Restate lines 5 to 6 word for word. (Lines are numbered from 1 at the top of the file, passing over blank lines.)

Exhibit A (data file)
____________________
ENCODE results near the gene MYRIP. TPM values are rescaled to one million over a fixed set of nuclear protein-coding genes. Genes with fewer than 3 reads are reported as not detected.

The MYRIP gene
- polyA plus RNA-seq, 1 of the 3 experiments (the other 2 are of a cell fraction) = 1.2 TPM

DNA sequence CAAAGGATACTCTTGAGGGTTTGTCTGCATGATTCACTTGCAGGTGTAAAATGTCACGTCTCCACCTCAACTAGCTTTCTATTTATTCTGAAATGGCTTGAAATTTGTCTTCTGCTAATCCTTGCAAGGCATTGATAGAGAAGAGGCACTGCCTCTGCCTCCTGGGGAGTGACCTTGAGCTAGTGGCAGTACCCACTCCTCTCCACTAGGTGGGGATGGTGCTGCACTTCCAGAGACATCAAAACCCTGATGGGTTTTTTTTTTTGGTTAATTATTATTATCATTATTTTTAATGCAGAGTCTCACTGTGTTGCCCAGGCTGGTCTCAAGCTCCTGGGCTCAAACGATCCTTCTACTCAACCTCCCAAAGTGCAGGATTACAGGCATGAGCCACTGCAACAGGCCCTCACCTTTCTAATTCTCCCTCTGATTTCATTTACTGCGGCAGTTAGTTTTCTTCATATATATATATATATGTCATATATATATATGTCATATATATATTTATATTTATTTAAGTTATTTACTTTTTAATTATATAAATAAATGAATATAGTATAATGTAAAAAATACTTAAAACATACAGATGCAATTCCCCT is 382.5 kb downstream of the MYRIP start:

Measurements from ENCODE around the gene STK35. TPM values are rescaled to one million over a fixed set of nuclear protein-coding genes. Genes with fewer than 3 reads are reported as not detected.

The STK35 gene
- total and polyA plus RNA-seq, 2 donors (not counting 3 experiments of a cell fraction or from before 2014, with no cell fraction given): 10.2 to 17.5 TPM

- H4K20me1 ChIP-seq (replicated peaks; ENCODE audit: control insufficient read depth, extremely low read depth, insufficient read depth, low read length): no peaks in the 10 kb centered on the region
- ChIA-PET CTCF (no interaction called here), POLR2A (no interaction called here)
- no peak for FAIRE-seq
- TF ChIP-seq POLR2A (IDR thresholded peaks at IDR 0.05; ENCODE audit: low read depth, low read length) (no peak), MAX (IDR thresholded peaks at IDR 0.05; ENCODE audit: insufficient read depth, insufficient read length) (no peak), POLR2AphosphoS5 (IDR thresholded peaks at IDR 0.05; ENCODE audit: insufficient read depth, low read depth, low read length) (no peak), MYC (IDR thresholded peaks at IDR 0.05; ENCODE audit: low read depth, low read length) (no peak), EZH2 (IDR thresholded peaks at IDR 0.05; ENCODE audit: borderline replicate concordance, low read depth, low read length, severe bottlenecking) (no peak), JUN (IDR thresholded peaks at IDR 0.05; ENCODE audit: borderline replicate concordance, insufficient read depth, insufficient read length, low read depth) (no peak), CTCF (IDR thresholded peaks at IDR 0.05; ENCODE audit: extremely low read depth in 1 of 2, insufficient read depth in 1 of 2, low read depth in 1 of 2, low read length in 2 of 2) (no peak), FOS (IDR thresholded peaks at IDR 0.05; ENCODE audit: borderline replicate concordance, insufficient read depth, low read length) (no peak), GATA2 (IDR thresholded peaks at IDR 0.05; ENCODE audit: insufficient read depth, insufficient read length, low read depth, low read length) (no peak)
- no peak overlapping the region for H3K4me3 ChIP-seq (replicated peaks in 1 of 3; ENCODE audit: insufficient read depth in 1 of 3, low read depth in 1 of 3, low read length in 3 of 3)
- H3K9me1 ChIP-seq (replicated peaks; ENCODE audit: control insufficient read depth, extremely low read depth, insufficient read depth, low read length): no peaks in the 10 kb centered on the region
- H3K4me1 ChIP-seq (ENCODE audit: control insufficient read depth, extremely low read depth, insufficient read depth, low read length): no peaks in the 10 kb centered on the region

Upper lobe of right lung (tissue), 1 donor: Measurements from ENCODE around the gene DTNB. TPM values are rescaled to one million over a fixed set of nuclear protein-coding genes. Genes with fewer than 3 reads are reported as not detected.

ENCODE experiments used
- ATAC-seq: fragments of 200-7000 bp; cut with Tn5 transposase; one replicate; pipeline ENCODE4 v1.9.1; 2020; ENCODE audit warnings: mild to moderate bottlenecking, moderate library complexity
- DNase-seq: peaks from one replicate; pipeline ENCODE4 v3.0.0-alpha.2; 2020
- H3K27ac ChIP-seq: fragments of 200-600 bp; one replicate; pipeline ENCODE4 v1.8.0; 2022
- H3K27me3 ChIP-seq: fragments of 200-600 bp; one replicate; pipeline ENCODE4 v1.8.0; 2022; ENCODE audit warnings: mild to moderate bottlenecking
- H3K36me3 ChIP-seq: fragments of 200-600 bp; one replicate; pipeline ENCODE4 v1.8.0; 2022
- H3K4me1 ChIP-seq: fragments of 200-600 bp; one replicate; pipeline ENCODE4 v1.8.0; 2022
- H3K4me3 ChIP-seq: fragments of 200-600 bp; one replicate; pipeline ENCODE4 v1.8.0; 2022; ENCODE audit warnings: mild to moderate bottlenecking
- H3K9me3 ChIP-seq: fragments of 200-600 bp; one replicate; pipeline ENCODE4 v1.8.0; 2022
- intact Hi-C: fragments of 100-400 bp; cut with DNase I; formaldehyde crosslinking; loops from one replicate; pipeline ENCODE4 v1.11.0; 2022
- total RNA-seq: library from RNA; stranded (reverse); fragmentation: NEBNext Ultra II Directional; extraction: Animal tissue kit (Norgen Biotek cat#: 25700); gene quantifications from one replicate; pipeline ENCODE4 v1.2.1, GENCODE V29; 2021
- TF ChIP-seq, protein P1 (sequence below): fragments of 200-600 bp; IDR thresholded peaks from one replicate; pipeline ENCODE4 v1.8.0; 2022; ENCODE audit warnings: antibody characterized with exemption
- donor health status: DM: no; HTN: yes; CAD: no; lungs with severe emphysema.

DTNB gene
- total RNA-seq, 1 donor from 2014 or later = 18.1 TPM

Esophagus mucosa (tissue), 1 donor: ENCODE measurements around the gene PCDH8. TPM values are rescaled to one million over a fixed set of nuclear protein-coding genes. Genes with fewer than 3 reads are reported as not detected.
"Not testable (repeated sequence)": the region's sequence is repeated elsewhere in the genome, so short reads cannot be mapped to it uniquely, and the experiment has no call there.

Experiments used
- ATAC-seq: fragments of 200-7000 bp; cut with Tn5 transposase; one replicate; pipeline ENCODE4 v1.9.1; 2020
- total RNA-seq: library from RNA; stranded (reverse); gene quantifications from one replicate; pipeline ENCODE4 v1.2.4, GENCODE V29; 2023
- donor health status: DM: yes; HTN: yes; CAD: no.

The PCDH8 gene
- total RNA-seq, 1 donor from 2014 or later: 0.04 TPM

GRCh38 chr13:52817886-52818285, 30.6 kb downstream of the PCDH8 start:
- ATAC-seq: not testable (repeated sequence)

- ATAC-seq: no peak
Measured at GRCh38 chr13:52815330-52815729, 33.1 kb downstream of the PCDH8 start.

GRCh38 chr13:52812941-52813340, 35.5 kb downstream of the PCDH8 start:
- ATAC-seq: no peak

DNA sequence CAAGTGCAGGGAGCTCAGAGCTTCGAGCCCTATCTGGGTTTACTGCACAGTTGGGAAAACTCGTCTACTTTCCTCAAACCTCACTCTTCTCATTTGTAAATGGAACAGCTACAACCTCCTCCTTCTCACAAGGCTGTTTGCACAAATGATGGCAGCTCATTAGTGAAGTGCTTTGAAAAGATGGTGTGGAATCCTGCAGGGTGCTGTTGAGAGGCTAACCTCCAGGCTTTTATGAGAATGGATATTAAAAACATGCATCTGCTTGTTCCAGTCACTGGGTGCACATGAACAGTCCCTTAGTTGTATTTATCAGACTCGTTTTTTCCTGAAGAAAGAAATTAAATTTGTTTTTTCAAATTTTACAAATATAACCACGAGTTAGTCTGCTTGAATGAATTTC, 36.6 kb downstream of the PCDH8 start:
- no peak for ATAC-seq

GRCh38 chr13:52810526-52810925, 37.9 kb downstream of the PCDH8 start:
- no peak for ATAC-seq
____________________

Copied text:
Measurements from ENCODE around the gene STK35. TPM values are rescaled to one million over a fixed set of nuclear protein-coding genes. Genes with fewer than 3 reads are reported as not detected.

The STK35 gene